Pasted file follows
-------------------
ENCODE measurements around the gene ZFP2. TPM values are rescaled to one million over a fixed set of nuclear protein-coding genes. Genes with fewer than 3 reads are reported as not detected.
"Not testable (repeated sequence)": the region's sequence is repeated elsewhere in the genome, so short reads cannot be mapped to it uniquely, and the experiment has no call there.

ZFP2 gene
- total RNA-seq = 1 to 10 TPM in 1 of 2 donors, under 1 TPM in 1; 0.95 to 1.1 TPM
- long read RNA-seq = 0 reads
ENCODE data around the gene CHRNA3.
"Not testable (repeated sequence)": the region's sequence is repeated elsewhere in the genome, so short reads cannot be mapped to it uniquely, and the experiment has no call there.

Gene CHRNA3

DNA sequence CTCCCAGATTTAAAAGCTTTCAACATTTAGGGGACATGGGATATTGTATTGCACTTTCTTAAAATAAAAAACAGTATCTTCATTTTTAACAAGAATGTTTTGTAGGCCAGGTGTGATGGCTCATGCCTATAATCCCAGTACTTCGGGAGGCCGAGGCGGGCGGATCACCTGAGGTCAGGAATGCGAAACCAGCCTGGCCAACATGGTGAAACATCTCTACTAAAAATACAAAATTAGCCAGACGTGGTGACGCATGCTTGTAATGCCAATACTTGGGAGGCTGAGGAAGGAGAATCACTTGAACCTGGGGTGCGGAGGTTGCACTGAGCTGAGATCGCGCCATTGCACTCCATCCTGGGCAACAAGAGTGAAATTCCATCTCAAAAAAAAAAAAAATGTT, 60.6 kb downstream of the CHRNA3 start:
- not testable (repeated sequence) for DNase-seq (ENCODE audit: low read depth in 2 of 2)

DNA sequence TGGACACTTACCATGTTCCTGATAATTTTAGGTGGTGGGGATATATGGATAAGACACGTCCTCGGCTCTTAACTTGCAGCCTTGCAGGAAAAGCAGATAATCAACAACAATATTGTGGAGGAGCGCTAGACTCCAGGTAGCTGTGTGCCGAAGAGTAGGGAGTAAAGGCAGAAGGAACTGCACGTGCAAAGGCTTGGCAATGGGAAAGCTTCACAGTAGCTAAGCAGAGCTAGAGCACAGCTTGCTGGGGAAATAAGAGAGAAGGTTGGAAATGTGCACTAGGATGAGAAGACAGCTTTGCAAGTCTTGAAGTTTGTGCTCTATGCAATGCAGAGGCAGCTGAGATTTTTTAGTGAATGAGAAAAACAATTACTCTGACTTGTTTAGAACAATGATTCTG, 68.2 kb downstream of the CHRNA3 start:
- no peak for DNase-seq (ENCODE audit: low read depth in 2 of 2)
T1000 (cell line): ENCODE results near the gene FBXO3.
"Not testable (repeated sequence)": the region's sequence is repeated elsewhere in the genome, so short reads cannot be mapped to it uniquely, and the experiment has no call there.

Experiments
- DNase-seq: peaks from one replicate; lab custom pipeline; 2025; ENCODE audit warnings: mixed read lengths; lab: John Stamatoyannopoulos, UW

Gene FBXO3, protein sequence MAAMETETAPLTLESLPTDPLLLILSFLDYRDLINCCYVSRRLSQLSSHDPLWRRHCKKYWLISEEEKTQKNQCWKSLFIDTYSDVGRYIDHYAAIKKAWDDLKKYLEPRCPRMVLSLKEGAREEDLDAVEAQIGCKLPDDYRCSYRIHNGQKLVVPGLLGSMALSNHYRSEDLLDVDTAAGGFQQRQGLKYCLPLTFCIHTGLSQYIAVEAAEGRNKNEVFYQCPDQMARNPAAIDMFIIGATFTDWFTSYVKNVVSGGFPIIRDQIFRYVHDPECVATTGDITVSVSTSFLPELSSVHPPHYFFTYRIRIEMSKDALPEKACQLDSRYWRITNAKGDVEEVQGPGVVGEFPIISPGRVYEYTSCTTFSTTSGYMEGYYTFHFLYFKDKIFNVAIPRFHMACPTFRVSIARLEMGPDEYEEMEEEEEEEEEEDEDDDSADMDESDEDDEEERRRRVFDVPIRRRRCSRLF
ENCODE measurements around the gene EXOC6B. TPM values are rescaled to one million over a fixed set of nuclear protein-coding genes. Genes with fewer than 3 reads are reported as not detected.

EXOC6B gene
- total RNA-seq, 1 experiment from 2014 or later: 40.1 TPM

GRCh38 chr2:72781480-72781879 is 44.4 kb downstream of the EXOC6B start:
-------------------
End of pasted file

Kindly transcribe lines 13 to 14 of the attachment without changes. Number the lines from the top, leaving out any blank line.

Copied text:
T1000 (cell line): ENCODE results near the gene FBXO3.
"Not testable (repeated sequence)": the region's sequence is repeated elsewhere in the genome, so short reads cannot be mapped to it uniquely, and the experiment has no call there.